Tags

Type your tag names separated by a space and hit enter

Effect of low-dose oral glutamine on painful stomatitis during bone marrow transplantation.

Abstract

Painful oral mucositis is a common complication after bone marrow transplantation (BMT). Glutamine is a nutrient for rapidly dividing cells and the major energy source for intestinal epithelium. This study tested whether an oral glutamine preparation could decrease the severity of oral mucositis in patients undergoing BMT. Glutamine or a placebo (glycine) were administered from admission until day +28 in 193 BMT patients in a randomized, double-blind, placebo-controlled study at a dose of 1.0 g amino acid/m2/dose swish and swallow four times a day. In autologous BMT patients (n = 87) glutamine was associated with significantly less mouth pain by self report and by opiate use (5.0+/-6.2 days of morphine for glutamine vs 10.3+/-9.8 days for placebo; P= 0.005). Matched sibling BMT patients had no effect by self report and an increased duration of opiate use (23.2+/-5.7 days for glutamine vs 16.3+/-8.3 days for placebo) (P = 0.002). However, day 28 survival of allogeneic patients was improved by glutamine. No significant differences in TPN use, rate of relapse or progression of malignancy, parenteral antibiotic use, acute or chronic GVHD, or days of hospitalization were observed in either autologous or allogeneic recipients. No toxicity of glutamine was observed. We conclude that oral glutamine can decrease the severity and duration of oropharyngeal mucositis in autologous BMT patients but not in allogeneic BMT patients, possibly due to interaction with methotrexate.

Links

  • FREE Publisher Full Text
  • Authors+Show Affiliations

    ,

    Department of Pediatrics, University of Minnesota Medical School, Minneapolis, USA.

    , , , , , ,

    Source

    Bone marrow transplantation 22:4 1998 Aug pg 339-44

    MeSH

    Administration, Oral
    Adolescent
    Adult
    Analgesics, Opioid
    Bone Marrow Transplantation
    Child
    Child, Preschool
    Disease-Free Survival
    Double-Blind Method
    Female
    Glutamine
    Graft vs Host Disease
    Humans
    Infant
    Infant, Newborn
    Male
    Middle Aged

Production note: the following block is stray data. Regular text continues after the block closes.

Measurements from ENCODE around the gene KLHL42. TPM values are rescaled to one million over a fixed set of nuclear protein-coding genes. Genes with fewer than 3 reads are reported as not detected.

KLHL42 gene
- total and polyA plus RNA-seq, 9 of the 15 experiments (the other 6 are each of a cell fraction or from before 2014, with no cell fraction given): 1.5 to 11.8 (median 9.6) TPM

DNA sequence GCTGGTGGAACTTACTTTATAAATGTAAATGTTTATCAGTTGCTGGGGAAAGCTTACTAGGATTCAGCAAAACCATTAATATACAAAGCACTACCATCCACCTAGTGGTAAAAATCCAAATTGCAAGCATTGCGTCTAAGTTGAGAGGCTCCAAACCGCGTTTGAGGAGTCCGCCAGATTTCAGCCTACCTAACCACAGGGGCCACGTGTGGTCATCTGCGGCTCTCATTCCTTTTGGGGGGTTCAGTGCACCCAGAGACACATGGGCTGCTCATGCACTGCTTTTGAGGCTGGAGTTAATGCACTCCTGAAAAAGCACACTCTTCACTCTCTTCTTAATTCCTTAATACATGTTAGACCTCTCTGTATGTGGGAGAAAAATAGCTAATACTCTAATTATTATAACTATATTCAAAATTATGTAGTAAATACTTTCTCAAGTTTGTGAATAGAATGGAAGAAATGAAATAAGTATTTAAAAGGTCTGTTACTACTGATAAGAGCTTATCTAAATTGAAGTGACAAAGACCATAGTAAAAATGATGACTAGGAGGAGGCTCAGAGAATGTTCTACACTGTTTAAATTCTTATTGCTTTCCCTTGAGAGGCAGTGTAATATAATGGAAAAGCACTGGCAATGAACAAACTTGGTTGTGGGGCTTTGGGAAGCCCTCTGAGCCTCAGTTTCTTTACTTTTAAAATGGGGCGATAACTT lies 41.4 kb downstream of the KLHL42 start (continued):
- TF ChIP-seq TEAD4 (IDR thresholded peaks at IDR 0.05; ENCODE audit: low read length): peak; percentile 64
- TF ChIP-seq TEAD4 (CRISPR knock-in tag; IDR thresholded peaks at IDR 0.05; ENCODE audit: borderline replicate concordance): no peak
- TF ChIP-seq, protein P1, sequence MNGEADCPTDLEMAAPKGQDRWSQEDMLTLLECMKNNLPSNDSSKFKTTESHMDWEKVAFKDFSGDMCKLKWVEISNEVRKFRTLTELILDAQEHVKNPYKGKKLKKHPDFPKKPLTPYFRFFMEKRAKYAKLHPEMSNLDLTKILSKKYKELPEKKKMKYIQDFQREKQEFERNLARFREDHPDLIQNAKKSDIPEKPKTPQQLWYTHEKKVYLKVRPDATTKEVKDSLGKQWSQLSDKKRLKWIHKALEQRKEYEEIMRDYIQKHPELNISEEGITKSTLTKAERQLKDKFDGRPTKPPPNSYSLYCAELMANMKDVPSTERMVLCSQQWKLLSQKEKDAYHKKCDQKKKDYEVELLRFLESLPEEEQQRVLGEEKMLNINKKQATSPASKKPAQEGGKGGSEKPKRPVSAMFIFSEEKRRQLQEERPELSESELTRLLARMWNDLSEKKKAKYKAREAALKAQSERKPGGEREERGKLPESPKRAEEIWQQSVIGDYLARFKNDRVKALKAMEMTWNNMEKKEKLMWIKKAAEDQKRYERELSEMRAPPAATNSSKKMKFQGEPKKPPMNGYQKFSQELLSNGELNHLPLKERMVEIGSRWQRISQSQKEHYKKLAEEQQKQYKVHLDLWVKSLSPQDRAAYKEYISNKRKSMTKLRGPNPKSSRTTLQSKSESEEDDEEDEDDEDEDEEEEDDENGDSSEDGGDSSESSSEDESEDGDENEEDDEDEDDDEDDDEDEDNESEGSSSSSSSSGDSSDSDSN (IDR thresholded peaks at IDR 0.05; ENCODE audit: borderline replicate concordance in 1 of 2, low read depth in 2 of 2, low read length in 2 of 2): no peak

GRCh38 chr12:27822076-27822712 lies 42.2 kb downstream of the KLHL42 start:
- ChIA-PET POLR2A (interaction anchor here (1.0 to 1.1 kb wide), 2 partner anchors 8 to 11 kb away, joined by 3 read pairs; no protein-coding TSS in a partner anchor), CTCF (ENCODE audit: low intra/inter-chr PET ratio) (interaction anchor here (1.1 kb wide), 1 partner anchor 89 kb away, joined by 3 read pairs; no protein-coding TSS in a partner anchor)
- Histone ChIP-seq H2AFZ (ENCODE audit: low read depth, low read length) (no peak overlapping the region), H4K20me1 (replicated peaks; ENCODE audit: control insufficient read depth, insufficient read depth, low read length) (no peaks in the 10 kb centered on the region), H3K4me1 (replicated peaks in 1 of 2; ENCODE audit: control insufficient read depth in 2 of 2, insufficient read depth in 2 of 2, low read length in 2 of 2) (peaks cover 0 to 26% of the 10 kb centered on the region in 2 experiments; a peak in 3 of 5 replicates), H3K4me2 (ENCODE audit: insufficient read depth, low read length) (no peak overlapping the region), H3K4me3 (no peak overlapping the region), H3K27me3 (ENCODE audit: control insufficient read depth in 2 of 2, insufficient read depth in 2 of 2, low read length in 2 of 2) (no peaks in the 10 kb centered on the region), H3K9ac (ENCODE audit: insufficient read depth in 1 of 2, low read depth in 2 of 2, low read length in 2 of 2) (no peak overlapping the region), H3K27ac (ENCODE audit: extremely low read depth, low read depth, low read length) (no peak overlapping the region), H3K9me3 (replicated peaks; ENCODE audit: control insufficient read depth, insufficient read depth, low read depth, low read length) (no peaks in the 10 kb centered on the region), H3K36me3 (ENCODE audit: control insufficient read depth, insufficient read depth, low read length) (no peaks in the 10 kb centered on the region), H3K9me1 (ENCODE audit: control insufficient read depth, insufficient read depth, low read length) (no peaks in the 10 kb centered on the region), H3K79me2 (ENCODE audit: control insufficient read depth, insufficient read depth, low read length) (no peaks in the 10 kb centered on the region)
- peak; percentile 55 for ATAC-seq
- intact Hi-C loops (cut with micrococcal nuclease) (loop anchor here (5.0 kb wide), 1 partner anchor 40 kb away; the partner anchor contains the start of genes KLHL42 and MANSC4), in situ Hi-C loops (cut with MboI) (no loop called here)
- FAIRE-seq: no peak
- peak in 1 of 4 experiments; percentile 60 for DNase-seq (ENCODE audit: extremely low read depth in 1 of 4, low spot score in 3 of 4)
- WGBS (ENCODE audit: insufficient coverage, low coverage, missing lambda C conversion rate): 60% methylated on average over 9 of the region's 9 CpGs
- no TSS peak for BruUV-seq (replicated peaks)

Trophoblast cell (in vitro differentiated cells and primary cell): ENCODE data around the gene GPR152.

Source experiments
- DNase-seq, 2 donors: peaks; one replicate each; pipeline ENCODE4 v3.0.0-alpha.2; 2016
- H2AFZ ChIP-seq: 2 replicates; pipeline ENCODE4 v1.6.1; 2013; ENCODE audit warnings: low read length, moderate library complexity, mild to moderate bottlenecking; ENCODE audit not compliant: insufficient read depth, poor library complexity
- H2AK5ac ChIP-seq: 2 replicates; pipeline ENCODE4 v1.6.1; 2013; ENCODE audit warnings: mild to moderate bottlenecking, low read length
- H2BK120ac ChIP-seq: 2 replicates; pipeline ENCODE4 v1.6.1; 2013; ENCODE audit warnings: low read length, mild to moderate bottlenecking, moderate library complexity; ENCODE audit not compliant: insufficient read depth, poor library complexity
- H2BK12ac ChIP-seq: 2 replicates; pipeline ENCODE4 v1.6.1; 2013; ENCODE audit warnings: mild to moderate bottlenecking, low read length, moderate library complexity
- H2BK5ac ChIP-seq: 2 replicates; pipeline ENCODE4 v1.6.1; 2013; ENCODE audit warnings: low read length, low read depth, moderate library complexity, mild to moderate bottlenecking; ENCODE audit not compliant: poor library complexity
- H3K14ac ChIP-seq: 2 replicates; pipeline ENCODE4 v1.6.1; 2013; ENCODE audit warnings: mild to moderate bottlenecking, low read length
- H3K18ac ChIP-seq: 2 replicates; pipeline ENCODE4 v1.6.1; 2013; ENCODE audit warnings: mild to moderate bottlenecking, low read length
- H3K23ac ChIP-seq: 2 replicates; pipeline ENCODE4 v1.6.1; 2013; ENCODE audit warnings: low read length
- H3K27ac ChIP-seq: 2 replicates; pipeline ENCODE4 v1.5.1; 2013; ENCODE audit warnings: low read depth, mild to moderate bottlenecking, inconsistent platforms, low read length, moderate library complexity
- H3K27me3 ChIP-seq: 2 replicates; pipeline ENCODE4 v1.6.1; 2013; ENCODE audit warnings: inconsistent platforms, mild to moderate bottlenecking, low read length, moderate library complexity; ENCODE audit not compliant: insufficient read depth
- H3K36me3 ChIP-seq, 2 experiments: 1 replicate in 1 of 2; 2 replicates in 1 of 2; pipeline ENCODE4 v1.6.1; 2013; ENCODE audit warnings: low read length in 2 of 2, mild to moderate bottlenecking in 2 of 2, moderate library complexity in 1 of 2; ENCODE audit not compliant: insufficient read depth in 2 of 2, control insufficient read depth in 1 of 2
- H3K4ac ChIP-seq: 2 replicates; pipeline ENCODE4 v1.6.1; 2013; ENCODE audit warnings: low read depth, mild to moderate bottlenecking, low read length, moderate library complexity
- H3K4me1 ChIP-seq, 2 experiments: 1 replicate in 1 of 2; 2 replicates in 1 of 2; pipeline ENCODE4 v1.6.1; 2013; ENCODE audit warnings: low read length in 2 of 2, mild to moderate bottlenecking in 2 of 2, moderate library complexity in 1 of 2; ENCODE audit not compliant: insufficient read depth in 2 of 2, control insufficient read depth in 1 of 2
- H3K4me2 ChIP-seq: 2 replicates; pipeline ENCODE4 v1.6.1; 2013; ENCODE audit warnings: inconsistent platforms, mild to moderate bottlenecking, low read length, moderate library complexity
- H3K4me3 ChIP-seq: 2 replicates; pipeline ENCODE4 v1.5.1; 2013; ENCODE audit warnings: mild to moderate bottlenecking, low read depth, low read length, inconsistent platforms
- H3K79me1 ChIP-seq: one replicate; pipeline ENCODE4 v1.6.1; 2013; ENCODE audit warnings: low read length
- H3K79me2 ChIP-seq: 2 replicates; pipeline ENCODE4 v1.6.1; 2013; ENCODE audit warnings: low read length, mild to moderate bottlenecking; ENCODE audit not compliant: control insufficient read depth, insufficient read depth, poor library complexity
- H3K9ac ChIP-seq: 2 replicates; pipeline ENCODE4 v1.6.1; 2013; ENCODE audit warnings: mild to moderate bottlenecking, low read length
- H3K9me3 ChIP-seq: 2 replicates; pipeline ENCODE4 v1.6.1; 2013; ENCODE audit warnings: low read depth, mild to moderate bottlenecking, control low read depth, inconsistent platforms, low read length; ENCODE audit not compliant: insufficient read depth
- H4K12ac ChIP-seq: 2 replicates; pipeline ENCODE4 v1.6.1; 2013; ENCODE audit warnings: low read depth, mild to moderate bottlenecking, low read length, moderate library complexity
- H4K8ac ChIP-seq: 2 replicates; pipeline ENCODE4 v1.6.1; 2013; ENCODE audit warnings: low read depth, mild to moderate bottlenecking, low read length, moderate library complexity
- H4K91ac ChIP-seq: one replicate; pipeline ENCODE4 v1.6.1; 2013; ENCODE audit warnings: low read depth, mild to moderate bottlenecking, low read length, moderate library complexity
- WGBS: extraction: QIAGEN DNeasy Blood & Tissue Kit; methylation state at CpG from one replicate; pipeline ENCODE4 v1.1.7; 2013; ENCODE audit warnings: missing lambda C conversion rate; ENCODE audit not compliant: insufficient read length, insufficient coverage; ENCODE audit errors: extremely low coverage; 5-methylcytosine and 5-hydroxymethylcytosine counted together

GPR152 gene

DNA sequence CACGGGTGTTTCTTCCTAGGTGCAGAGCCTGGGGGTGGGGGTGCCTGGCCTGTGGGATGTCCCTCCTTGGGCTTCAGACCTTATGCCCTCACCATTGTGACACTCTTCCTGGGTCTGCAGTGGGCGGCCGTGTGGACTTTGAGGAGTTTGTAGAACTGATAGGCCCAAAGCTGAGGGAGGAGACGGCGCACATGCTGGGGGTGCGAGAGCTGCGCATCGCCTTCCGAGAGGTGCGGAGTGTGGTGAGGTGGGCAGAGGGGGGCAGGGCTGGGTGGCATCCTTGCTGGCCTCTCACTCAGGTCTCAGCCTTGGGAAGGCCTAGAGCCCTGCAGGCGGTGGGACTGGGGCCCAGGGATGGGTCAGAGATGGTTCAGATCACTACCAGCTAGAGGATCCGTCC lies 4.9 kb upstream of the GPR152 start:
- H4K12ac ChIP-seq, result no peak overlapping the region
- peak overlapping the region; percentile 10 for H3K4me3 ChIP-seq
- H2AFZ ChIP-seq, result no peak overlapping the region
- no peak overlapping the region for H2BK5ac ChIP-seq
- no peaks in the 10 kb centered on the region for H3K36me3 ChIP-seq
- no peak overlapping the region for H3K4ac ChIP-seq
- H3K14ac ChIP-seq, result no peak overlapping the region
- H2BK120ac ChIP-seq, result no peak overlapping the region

Morphine
    Mouth Mucosa
    Mouthwashes
    Parenteral Nutrition, Total
    Stomatitis
    Treatment Outcome

    Pub Type(s)

    Clinical Trial
    Journal Article
    Randomized Controlled Trial

    Language

    eng

    PubMed ID

    9722068

    Citation

    Anderson, P M., et al. "Effect of Low-dose Oral Glutamine On Painful Stomatitis During Bone Marrow Transplantation." Bone Marrow Transplantation, vol. 22, no. 4, 1998, pp. 339-44.
    Anderson PM, Ramsay NK, Shu XO, et al. Effect of low-dose oral glutamine on painful stomatitis during bone marrow transplantation. Bone Marrow Transplant. 1998;22(4):339-44.
    Anderson, P. M., Ramsay, N. K., Shu, X. O., Rydholm, N., Rogosheske, J., Nicklow, R., ... Skubitz, K. M. (1998). Effect of low-dose oral glutamine on painful stomatitis during bone marrow transplantation. Bone Marrow Transplantation, 22(4), pp. 339-44.
    Anderson PM, et al. Effect of Low-dose Oral Glutamine On Painful Stomatitis During Bone Marrow Transplantation. Bone Marrow Transplant. 1998;22(4):339-44. PubMed PMID: 9722068.
    * Article titles in AMA citation format should be in sentence-case
    TY - JOUR T1 - Effect of low-dose oral glutamine on painful stomatitis during bone marrow transplantation. AU - Anderson,P M, AU - Ramsay,N K, AU - Shu,X O, AU - Rydholm,N, AU - Rogosheske,J, AU - Nicklow,R, AU - Weisdorf,D J, AU - Skubitz,K M, PY - 1998/8/29/pubmed PY - 1998/8/29/medline PY - 1998/8/29/entrez SP - 339 EP - 44 JF - Bone marrow transplantation JO - Bone Marrow Transplant. VL - 22 IS - 4 N2 - Painful oral mucositis is a common complication after bone marrow transplantation (BMT). Glutamine is a nutrient for rapidly dividing cells and the major energy source for intestinal epithelium. This study tested whether an oral glutamine preparation could decrease the severity of oral mucositis in patients undergoing BMT. Glutamine or a placebo (glycine) were administered from admission until day +28 in 193 BMT patients in a randomized, double-blind, placebo-controlled study at a dose of 1.0 g amino acid/m2/dose swish and swallow four times a day. In autologous BMT patients (n = 87) glutamine was associated with significantly less mouth pain by self report and by opiate use (5.0+/-6.2 days of morphine for glutamine vs 10.3+/-9.8 days for placebo; P= 0.005). Matched sibling BMT patients had no effect by self report and an increased duration of opiate use (23.2+/-5.7 days for glutamine vs 16.3+/-8.3 days for placebo) (P = 0.002). However, day 28 survival of allogeneic patients was improved by glutamine. No significant differences in TPN use, rate of relapse or progression of malignancy, parenteral antibiotic use, acute or chronic GVHD, or days of hospitalization were observed in either autologous or allogeneic recipients. No toxicity of glutamine was observed. We conclude that oral glutamine can decrease the severity and duration of oropharyngeal mucositis in autologous BMT patients but not in allogeneic BMT patients, possibly due to interaction with methotrexate. SN - 0268-3369 UR - https://www.unboundmedicine.com/medline/citation/9722068/Effect_of_low_dose_oral_glutamine_on_painful_stomatitis_during_bone_marrow_transplantation_ L2 - http://dx.doi.org/10.1038/sj.bmt.1701317 DB - PRIME DP - Unbound Medicine ER -